Questions for white liberals

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Image description: Black woman with Africa earring

Image description: Black woman with earring in shape of Africa, eyes covered by graffiti paint. Part of series Ain't it awesome to be black by Courtney Lowry. Under CC license.

 

Over the last few weeks, once again, racist violence across the globe has been made visible across multiple dimensions of everyday life. Higher mortality rates of Black[1] people because of the COVID-19 pandemic, caused by structural violence and racial capitalism that limits access to decent housing, adequate healthcare, access to nourishing nutrition, safe working conditions and all the ways in which settler-colonial states deny care for Black people within their borders. Violence against Black people by militarised police forces in the United States of America and South Africa, where I am based. The death of George Floyd in the United States has again resulted in a resurgence in public consciousness of the Black Lives Matter Movement. For those of us who cannot escape the way in which racism is enfolded in everyday life, we know this heightened awareness of race is episodic. Even as racism is not. Racism as structure continues to perpetuate inequality and violence against Black people.

In higher education in South Africa, a controversy rages once more about an academic’s work that reproduces racialising discourse. Online, across continents and demographics, within most of the groups on higher education that I belong to, questions about racism and intellectual labour are circulating. There are many recommendations of books and readings that are being shared by Black people in the hope that white colleagues, interlocutors and allies would educate themselves about racism.

When some of the protests in the United States resulted in the destruction and theft of property, Black people across social media were at pains to explain Black anger and pain. To restate, the pedagogy of race that Black scholars and intellectuals were engaging in, was primarily directed at white people. Every time there is a protest whether it is here, in South Africa or in the United States or in the United Kingdom or wherever inequality rages, it is usually the disenfranchised who explain themselves. We saw this during anti-apartheid protests, the #RhodesMustFall and #FeesMustFall movement and again and again in the #BlackLivesMatter movement.

The perpetrators of racist violence, physical or intellectual, are rarely called to account for themselves. Even as protests are intended as pleas to make them stop killing and maiming Black people. White allies rarely explain why particular racist actions might have occurred. White liberal intellectuals, in particular, frequently learn anti-racist discourse and mimic it back at us with very little trenchant thought given to their experiences of whiteness. Noting how much emotional and intellectual labour was taking place, explaining Black responses to racist violence, I posted the following questions on my Facebook timeline.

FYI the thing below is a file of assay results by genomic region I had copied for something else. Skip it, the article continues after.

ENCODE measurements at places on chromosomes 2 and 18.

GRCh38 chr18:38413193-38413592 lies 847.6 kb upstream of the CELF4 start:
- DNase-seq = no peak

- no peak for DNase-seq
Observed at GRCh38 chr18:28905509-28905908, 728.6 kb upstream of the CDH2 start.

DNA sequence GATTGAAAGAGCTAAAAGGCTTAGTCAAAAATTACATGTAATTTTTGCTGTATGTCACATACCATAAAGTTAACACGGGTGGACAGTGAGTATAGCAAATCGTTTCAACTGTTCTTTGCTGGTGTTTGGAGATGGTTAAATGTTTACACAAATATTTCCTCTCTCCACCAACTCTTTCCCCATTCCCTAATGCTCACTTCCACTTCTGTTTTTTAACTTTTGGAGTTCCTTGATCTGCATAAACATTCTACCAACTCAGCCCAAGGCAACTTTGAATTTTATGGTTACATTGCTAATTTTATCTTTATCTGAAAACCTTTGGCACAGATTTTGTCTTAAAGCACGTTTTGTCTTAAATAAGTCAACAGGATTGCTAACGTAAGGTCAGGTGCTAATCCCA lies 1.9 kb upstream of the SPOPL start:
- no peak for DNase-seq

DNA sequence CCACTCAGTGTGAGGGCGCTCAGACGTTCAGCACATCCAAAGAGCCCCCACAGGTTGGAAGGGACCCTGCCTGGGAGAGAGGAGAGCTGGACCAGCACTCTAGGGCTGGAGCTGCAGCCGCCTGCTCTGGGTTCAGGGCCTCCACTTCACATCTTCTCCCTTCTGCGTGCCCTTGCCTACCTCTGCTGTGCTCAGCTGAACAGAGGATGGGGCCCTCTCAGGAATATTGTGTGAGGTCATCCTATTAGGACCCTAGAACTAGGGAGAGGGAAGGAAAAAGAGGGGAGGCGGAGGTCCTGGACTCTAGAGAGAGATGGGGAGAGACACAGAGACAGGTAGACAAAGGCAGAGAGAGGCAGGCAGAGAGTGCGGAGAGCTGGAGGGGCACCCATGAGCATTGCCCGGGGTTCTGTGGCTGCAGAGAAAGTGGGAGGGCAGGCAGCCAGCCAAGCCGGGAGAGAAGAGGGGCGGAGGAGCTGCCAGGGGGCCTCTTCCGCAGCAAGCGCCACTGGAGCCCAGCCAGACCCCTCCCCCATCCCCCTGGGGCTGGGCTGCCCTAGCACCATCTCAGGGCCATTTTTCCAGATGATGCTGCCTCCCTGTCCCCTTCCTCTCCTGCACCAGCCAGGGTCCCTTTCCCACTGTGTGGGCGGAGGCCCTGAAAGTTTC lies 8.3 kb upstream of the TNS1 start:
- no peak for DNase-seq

If we were to take a look at your scholarship, the cumulative work you have invested yourself in, in this deeply racist, sexist, (capitalist, ableist, xenophobic and on and on) country we live in, would you be proud? Have you become a better person? Would we be able to see it, the moment when who you were and who you were hoping to be parted ways?

Have all those late nights and long days produced work that made the world a little better, a little brighter, sparked the tiniest of revolutions that declare that there are people here? Human beings with all their complications who deserve worlds in which they can thrive. Not survive, not subsist but thrive. 

Have all those late nights and long days produced work that made the world a little better, a little brighter, sparked the tiniest of revolutions that declare that there are people here?

In worlds that are just. Worlds that when you say I see you, I hear you, it doesn't feel like charity or a favour or a thing that you hope the right people have seen you do. With those people who gave you a frisson when they were at your dinner table cos you were just so damn progressive. 

Did you ever wonder if they saw that sometimes you smiled in that way that marvelled that they might have a smidgeon more cosmopolitanism than you could have imagined for them? Or not enough owning of the world that was always supposed to be yours to inherit in that different time that we have all somehow magically transcended?  

Are the things you write, the things you sayare these the things you do?

What did you do with all that stuff that told you, you were better? What work did you do on those days those responses came that you hoped no-one would notice? Those days you felt ashamed, when you remembered, after that first flush of vitriol when they dared to get so damn uppity? When every part of you screamed who do they think they are? What work did you do in the quiet where no-one could see you? Did you have someone to tell, to confess your transgression, your regression to your apartheid self?